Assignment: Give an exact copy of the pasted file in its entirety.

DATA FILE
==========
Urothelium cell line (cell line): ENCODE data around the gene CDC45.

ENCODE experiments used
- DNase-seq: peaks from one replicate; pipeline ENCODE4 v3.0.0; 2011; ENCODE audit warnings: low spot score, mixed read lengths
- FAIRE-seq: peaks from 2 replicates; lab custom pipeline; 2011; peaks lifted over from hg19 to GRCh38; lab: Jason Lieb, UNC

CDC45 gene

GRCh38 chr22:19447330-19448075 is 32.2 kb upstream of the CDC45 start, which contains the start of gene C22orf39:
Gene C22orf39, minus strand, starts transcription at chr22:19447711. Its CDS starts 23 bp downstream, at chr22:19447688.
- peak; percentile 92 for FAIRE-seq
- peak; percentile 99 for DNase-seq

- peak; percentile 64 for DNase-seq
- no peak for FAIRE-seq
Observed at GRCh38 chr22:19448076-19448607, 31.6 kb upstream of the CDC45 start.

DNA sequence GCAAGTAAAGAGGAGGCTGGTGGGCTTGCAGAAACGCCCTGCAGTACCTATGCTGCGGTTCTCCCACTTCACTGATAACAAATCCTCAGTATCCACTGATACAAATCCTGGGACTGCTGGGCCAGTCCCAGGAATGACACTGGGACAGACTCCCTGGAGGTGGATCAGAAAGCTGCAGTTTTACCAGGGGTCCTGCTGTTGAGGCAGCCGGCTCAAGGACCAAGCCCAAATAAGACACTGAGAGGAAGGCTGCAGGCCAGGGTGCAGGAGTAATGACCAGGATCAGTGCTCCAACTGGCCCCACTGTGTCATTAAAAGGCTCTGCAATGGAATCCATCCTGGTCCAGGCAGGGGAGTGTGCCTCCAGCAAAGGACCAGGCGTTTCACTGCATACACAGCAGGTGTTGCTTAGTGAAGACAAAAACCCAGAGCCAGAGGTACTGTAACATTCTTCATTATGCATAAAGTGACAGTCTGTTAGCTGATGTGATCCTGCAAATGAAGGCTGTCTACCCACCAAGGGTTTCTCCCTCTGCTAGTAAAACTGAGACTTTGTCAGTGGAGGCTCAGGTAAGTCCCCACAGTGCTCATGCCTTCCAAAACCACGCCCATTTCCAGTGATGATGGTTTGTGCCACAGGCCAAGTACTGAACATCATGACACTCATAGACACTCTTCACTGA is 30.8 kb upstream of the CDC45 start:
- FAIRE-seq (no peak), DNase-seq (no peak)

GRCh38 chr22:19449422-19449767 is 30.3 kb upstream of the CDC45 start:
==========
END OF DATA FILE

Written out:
Urothelium cell line (cell line): ENCODE data around the gene CDC45.

ENCODE experiments used
- DNase-seq: peaks from one replicate; pipeline ENCODE4 v3.0.0; 2011; ENCODE audit warnings: low spot score, mixed read lengths
- FAIRE-seq: peaks from 2 replicates; lab custom pipeline; 2011; peaks lifted over from hg19 to GRCh38; lab: Jason Lieb, UNC

CDC45 gene

GRCh38 chr22:19447330-19448075 is 32.2 kb upstream of the CDC45 start, which contains the start of gene C22orf39:
Gene C22orf39, minus strand, starts transcription at chr22:19447711. Its CDS starts 23 bp downstream, at chr22:19447688.
- peak; percentile 92 for FAIRE-seq
- peak; percentile 99 for DNase-seq

- peak; percentile 64 for DNase-seq
- no peak for FAIRE-seq
Observed at GRCh38 chr22:19448076-19448607, 31.6 kb upstream of the CDC45 start.

DNA sequence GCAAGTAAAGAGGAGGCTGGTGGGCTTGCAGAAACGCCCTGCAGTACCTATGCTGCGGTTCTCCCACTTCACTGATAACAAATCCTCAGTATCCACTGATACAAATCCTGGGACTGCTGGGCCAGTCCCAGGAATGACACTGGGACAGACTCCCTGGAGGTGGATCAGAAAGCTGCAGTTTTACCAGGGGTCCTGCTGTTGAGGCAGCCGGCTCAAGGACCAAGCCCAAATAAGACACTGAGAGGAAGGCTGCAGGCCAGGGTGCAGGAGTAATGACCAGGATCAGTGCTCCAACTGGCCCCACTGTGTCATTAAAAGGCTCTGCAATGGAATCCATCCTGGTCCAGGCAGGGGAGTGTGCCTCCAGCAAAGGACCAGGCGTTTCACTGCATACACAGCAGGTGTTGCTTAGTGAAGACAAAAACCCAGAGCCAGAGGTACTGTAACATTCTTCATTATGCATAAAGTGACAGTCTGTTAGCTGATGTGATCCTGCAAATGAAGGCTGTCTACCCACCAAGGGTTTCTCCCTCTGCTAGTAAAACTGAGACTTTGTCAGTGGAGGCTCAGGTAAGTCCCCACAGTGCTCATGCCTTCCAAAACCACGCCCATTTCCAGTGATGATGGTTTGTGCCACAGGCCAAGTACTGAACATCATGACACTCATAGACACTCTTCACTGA is 30.8 kb upstream of the CDC45 start:
- FAIRE-seq (no peak), DNase-seq (no peak)

GRCh38 chr22:19449422-19449767 is 30.3 kb upstream of the CDC45 start: